At halftime of an NFL game, Bob Costas incurred the wrath of gun nuts by raising the issue of this nation’s out of control gun culture. His comments followed a tragic murder/suicide committed by an NFL player. And he recently expanded on those comments during a guest appearance on The Daily Show.
Although Costas was much more eloquent in addressing the issue than I am, I will try my best to summarize it here.
Unlike those who blame gun violence on the availability of specific types of firearms, on the lack of gun registration, on mental illness, on movies and on video games, Costas points to a culture that glorifies guns; a culture of paranoia that causes ordinary citizens to carry guns; a culture that too quickly resorts to gunfire in order to settle disputes.
So how did we get here? How did we get from Mayberry RFD to Newtown?
Our gun culture is even older than our nation. We stole the land from Native Americans with the gun. We won our independence with guns. We conquered the continent with guns. And we’ve used guns to impose our will on the rest of the world.
Of course, our gun culture has evolved. In years past, every farmer and rancher had guns. But they were merely tools for hunting or for shooting predators that preyed on their livestock. Men…especially those who returned from World War II and Korea…viewed guns as tools only for hunting. They never considered using them to shoot another American.
Since movies tend to chronicle our culture, it’s easy to see how the role of guns has changed. In old-time movies the guns were primarily six-shooters, heroes were slow to anger and they only shot in self-defense. More important, the early movie and television plots used violence to teach lessons in ethics and morality. There was no gratuitous violence merely to whet the reptilian appetites of rebellious boys and frustrated, angry men.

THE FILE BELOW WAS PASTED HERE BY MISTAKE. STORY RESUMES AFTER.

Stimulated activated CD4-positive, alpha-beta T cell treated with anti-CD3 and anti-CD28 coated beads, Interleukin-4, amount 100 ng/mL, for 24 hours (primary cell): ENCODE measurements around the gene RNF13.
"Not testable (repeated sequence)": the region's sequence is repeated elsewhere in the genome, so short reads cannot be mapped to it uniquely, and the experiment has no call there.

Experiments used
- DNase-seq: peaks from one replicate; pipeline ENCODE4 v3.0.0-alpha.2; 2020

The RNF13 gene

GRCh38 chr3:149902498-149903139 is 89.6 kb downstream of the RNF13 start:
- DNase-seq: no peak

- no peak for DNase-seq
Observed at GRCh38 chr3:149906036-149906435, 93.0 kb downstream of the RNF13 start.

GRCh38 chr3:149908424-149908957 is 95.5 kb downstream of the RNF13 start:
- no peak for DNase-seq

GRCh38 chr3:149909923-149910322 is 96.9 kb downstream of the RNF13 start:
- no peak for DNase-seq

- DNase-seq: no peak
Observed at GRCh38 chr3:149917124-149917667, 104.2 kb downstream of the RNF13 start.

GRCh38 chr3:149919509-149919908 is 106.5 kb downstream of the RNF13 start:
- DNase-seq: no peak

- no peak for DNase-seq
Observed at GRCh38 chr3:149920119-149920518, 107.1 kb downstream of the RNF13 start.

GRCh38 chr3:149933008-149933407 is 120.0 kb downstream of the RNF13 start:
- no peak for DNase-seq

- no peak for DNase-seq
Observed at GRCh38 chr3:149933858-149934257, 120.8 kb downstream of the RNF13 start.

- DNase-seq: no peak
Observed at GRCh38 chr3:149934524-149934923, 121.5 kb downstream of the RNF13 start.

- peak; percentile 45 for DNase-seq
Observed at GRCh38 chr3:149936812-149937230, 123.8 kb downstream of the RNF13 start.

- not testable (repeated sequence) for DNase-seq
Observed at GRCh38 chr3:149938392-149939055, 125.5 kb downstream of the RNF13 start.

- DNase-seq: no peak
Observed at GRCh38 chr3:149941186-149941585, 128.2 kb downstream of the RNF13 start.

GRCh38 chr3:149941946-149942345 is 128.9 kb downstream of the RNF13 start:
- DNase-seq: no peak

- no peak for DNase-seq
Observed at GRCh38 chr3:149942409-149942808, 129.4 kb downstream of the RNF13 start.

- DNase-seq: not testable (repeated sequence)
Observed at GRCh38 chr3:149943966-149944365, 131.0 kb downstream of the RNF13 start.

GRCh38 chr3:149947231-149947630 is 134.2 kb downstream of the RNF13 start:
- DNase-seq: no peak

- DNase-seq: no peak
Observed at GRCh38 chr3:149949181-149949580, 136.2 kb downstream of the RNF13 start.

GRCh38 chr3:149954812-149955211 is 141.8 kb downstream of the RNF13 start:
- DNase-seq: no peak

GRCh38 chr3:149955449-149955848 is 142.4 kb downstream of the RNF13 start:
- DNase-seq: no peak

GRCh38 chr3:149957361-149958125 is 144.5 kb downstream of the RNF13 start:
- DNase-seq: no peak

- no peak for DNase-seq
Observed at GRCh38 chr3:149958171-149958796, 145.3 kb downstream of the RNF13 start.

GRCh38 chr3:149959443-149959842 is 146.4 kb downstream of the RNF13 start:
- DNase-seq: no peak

But the movies of recent years feature ever larger and more lethal weapons. Violent scenes have become more bloody and more senseless. Our most popular video games focus on warfare and crime. Decades of war in which soldiers have been ordered to shoot first and ask questions later have impacted our psyche. So have poverty and social injustice.
Hip-hop music screams of violence and anger. Angry old white men carry firearms to fulfill their self-image of modern-day cowboy, Rambo or Dirty Harry. “Preppers” egged on by right wing radio hosts and politicians stockpile large caches of weapons and ammo so they’ll be ready to fight our government or their neighbors following what they consider an inevitable government coup or natural disaster.
Even churches foment paranoia by quoting the Book of Revelations and warning members of the “end times.”
If we’re serious about ending mass shootings and reducing gun violence, we must accept that it won’t happen overnight. Gun registration, limits on ammunition clips and bans of military-style weapons will help. But these measures are only a start. Real change will only come from changing our entire culture.